Email a Friend
NYC Department of Housing Preservation & Development

FOR IMMEDIATE RELEASE
Wednesday, September 10, 2008

Amanda Pitman (HPD) (212) 863-6166
Kate Hoagland (Ash Institute) 617-495-4347


NEW YORK CITY ACQUISITION FUND HONORED AS INNOVATIONS IN AMERICAN GOVERNMENT AWARD WINNER

Harvard University's Ash Institute Recognizes New York City's Acquisition Fund as National Model for Creating and Preserving Affordable Housing

Cambridge, Mass., – September 9, 2008 – The Ash Institute for Democratic Governance and Innovation at Harvard Kennedy School today announced the New York City Acquisition Fund as a 2008 Innovations in American Government Awards winner. This $230 million partnership finances the purchase of land and buildings for affordable housing by using cutting-edge private finance tools to allow small developers to compete in a tough real estate market. Honored at tonight’s Innovations in American Government Awards reception and gala, the program will receive $100,000 towards dissemination and replication efforts around the country.

In New York City, the supply of City-owned land for affordable housing is nearly exhausted. While using this in-rem property has produced more than 300,000 apartments and houses, it has also contributed to the problem of affordability by decreasing the stock of available land. Many of the developers interested in developing affordable housing are not-for-profit organizations and small for-profit developers who typically do not have the financial resources to compete to acquire property in the private market. Established in 2006, the Fund creates a private sector lending market to address this critical public sector challenge, leveling the playing field for developers seeking to acquire property prior to assembly of a project’s permanent financing.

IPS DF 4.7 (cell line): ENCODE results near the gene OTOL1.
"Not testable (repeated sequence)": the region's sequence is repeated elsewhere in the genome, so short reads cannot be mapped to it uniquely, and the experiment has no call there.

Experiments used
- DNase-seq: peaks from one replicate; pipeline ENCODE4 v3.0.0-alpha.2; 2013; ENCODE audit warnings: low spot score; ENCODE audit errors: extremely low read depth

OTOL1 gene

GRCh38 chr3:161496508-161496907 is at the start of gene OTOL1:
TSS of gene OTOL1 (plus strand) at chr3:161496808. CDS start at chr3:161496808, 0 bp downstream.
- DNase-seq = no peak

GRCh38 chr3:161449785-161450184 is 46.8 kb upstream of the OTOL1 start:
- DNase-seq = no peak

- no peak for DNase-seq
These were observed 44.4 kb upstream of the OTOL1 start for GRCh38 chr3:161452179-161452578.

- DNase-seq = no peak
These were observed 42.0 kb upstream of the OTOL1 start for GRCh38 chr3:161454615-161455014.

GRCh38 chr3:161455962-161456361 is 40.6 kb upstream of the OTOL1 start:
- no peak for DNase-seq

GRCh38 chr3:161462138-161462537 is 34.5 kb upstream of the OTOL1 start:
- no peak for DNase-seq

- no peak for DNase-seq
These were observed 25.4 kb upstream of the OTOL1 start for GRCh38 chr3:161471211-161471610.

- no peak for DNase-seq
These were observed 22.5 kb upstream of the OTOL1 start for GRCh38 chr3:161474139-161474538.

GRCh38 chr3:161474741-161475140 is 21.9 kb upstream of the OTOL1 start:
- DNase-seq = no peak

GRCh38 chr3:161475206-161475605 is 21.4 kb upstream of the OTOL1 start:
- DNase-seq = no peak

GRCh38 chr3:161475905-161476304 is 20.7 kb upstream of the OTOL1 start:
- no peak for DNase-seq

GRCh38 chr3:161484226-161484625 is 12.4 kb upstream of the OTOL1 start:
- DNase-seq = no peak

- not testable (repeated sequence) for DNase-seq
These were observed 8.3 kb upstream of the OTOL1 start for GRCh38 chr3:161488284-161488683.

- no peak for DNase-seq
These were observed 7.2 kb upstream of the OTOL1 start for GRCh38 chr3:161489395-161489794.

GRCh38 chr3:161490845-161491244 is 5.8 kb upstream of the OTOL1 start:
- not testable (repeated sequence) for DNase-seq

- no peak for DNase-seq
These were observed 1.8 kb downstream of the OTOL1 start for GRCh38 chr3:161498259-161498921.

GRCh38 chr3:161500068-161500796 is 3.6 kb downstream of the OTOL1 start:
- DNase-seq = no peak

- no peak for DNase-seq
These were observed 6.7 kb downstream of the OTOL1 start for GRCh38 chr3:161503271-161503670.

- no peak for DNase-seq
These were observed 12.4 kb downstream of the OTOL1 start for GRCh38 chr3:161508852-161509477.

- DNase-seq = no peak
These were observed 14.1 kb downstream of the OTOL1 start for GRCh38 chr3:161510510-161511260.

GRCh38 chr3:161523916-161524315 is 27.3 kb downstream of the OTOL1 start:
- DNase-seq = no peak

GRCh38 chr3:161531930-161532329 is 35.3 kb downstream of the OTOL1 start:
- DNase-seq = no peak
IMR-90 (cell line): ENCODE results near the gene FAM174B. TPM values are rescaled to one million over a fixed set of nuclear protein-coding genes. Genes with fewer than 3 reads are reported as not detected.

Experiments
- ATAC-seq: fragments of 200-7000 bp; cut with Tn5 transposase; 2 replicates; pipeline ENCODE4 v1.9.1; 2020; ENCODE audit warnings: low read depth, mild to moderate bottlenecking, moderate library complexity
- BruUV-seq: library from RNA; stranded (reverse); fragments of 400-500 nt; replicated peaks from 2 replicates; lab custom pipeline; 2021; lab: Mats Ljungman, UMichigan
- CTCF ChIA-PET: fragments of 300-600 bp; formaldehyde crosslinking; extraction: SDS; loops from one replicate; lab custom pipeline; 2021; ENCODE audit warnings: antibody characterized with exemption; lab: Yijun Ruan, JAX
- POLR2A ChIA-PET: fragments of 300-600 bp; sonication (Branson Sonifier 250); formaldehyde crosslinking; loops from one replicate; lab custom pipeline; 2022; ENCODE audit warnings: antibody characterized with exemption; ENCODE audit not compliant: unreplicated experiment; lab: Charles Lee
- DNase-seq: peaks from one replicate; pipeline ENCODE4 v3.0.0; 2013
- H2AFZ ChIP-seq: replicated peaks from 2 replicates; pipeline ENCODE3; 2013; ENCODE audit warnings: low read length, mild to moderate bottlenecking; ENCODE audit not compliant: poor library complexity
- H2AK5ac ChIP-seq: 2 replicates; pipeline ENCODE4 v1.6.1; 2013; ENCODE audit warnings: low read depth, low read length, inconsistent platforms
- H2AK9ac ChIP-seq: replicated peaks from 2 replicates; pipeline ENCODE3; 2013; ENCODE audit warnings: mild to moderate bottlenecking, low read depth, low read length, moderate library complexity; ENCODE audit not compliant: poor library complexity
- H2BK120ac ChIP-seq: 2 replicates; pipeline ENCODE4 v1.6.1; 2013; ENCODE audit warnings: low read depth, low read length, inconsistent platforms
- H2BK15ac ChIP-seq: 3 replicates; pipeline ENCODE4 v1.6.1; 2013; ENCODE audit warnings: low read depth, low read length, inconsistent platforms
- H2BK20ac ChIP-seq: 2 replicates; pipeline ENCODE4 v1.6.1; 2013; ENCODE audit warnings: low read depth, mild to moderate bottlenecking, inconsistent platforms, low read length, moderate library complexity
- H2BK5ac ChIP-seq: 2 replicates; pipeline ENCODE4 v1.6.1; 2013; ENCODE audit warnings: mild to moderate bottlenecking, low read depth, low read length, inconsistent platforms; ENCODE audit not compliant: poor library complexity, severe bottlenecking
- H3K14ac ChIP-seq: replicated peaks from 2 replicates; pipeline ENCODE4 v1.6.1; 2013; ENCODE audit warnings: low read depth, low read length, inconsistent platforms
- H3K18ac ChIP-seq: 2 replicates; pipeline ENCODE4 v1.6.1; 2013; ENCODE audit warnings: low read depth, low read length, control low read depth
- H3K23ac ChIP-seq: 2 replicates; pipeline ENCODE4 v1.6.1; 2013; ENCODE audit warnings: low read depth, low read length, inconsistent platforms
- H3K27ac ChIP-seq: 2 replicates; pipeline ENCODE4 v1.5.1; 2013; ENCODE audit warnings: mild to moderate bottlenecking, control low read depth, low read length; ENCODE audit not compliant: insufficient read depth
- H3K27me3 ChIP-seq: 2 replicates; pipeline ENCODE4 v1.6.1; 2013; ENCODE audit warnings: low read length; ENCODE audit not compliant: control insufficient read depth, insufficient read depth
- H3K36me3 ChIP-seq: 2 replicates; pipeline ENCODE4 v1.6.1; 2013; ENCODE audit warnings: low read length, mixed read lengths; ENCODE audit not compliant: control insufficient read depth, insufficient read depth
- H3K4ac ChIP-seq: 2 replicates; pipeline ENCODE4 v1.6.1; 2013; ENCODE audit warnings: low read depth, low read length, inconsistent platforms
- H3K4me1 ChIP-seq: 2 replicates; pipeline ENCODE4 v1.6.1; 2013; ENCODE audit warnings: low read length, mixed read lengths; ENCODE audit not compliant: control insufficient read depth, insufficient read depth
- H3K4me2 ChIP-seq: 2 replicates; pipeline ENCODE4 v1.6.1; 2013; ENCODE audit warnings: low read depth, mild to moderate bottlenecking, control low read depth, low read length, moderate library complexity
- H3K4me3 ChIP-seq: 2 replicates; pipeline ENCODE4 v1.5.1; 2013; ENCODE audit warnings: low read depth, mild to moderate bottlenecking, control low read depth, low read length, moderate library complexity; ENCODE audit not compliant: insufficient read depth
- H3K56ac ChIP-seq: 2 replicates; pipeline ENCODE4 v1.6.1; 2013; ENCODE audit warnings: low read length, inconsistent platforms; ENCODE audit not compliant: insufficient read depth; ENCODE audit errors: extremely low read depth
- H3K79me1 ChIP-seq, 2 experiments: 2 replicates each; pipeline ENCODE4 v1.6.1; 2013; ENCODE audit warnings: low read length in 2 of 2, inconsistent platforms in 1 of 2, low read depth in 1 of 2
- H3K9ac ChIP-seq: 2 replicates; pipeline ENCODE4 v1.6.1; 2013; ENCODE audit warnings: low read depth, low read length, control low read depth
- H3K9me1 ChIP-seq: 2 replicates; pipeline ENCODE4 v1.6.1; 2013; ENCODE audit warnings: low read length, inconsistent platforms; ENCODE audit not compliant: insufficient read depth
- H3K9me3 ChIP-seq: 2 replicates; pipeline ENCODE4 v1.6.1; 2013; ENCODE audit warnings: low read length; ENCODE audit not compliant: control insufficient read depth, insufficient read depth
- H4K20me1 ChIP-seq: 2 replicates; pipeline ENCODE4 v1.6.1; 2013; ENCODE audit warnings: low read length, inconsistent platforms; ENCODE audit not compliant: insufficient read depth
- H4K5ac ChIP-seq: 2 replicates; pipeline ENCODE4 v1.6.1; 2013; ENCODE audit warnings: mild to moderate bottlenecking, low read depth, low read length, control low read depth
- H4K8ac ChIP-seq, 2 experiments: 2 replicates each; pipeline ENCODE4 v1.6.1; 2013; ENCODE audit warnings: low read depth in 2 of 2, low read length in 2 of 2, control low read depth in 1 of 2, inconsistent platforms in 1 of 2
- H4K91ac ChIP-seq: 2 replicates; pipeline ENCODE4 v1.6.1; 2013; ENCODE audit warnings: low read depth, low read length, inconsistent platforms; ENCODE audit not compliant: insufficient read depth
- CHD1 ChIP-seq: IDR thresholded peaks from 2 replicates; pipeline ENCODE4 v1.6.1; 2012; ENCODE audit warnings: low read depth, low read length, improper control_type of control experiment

The Fund provides affordable housing developers with faster access to equity and predevelopment capital than under more traditional loan processes. The Fund does this by providing low-interest capital at higher advance rates and lower recourse levels than are available from conventional financial institutions, and it can respond faster than typical government funding cycles. Using a sustainable model that will allow the Fund to continue without further investments from foundations or taxpayers,

the Fund will build and preserve 30,000 affordable housing units over 10 years with 75 percent of units reserved for low income residents.

Supported through a collaboration of the City’s leading financial institutions, ten national philanthropies, and the City of New York, the Fund encourages banks to offer credit to smaller developers by insulating their contributions from the highest risk positions within the Fund. Foundation contributions of $33 million and city funds of $8 million take the riskiest positions and are combined with $192.5 million in private bank contributions. Fund managers work directly with Community Development Financial Institutions, the originating lenders and direct touch points for loans, to build up a pipeline of projects, provide financial backing, and expand the scale of lending while remaining behind the scenes.